Why now and why female wrestlers?
I’d wanted to do something to do with wrestling for a while. Wrestling has a very fascinating subculture. Most people don’t know that wrestling came out of the circus. I got very disappointed with rock and roll as a subculture in the ’90s when I, sort of felt like I wasn’t having a good time with it. It ceased to be something of fascination for me. I found, somewhere along the way, that I could find the same enjoyment out of this subculture in wrestling, that used to find rock and roll. The same kind of mythic aspects to it without I having to be personally related to me. And then, over time, I got to know people in the wrestling business, and became friends. The lead in the “Owata” video, Melissa — the babyface, the girl in the silver outfit who wins the match — she’s a friend of mine. We were in Vegas, got to talking about how we should do this video I’ve had an idea for, and that was the birth of the whole thing.
Tell me about the misogynistic themes running through it with the male character, you just want to shove your fist in his mouth.
He’s good at that [laughs]. Yeah there’s a tremendous amount of misogyny in the wrestling business. There’s a movement just like there was in the alternative music culture. There’s a movement within wrestling that women want to be respected athletically, physically the same way that the men are. They don’t just want to be cheesecake, tits and ass. They actually want to be recognized for being athletes who have a skill and a craft. You have a similar thing that you’ve seen in many subcultures politically where women are stepping forward and saying, hey, “We’re just not going to accept the role we’re handed to by men. So I was fascinated by that because it reminded me of what we went through with the Pumpkins in the beginning, because we had a woman on bass. I mean we were constantly questioned like as if she was just a prop on stage, giving no credit at all to her craft, the hours that we spent, the travel, everything. It was just like we hired some, you know, model to stand on stage because it would help us sell records. It was very offensive to her and to the band.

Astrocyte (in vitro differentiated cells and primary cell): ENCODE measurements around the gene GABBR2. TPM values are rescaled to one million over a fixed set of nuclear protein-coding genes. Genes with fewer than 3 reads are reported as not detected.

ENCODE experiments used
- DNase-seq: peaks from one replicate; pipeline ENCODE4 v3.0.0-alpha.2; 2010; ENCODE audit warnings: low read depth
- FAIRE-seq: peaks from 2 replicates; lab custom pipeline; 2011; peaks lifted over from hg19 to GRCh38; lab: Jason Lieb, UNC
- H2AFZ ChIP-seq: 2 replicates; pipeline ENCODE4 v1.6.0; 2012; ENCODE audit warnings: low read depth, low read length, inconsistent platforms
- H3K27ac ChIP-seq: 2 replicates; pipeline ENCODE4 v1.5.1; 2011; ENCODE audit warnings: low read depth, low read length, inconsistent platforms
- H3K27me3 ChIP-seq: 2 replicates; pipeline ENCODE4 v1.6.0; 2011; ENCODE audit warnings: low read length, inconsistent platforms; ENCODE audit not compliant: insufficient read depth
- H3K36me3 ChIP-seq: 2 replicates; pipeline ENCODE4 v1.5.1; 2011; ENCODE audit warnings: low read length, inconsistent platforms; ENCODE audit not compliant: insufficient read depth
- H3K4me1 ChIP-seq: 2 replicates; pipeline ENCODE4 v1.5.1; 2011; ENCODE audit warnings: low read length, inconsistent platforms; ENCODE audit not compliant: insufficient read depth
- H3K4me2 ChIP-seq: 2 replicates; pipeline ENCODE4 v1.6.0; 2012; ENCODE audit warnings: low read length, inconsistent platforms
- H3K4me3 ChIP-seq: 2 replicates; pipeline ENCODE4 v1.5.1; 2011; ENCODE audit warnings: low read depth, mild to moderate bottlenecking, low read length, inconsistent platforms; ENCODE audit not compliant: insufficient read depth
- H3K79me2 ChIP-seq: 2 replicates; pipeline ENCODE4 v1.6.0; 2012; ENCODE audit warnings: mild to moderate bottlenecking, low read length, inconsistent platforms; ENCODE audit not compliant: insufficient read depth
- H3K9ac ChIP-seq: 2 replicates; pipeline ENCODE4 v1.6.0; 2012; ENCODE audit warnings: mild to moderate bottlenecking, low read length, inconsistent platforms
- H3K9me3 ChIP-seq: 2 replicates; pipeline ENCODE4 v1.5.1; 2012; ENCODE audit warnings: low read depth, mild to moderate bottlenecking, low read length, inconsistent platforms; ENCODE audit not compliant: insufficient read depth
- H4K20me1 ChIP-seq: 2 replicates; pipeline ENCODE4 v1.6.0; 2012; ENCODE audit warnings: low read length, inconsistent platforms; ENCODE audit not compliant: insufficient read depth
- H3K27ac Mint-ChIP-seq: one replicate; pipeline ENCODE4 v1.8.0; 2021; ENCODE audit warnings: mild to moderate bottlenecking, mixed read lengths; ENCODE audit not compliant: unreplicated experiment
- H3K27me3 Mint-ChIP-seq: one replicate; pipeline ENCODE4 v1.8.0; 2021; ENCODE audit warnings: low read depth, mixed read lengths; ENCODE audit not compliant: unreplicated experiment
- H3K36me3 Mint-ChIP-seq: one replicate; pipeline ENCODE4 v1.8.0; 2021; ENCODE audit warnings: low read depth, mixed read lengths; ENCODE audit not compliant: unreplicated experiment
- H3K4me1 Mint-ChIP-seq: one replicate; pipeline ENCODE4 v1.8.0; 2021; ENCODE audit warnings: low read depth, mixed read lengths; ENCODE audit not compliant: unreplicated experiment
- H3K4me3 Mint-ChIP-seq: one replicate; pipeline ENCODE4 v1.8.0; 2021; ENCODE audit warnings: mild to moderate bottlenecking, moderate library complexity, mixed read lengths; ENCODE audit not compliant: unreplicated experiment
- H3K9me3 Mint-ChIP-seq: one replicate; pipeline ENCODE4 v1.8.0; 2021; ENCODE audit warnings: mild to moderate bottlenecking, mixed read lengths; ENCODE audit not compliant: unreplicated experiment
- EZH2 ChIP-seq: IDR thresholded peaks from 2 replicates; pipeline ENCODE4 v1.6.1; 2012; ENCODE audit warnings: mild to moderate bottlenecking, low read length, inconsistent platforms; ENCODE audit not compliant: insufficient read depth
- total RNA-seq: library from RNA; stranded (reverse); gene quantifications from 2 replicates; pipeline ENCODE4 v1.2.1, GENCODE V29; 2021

Were you into the old school wrestlers like Rowdy Roddy and Andre the Giant back in the day?
Oh yeah, and even earlier than that. Like the wrestlers out of Chicago, Dick the Bruiser, Baron von Rashke, who had a Nazi gimmick, hard to imagine anybody doing that now.
There’s also this Pumpkins clip with Kareem Abdul-Jabbar floating around — whom I once had the pleasure of sitting behind on airplane. I’ve never seen a man make an airplane look small before [laughter]. How did you two hook up?
Actually my best friend, who also hooked me up with Robby [and the”Owata”] video, he met Kareem at Bonnaroo. They became friendly and it was Kareem’s idea! I think that’s really the world we’re entering into, people working together to draw attention to what people have to say. I was really excited to work with someone I really respect. You know, it was a small thing but, it really meant a lot to me.
Wrestling, basketball legends, you’re doing a lot of cross promotion. You’re also giving all the songs completely for free [digitally] on this release. What do you think about the state of the music industry, what’s your strategy?
99% of the people in the music business now don’t have the resources to properly market their music. So if you’re gonna market yourself you have to figure out how. We’re trying to do it with a wink and a nod. But you have to figure out how to generate energy. You have to register some level of creative integrity. The Pumpkins, as a business, is a creative enterprise that’s constantly generating new waves of energy, through music, through cultural fucking-with… through the Tarot [laughter].
In part 2, Billy talks about Lady Gaga, the death of the album as an art form, and the films of Andrei Tarkovsky. Read it here!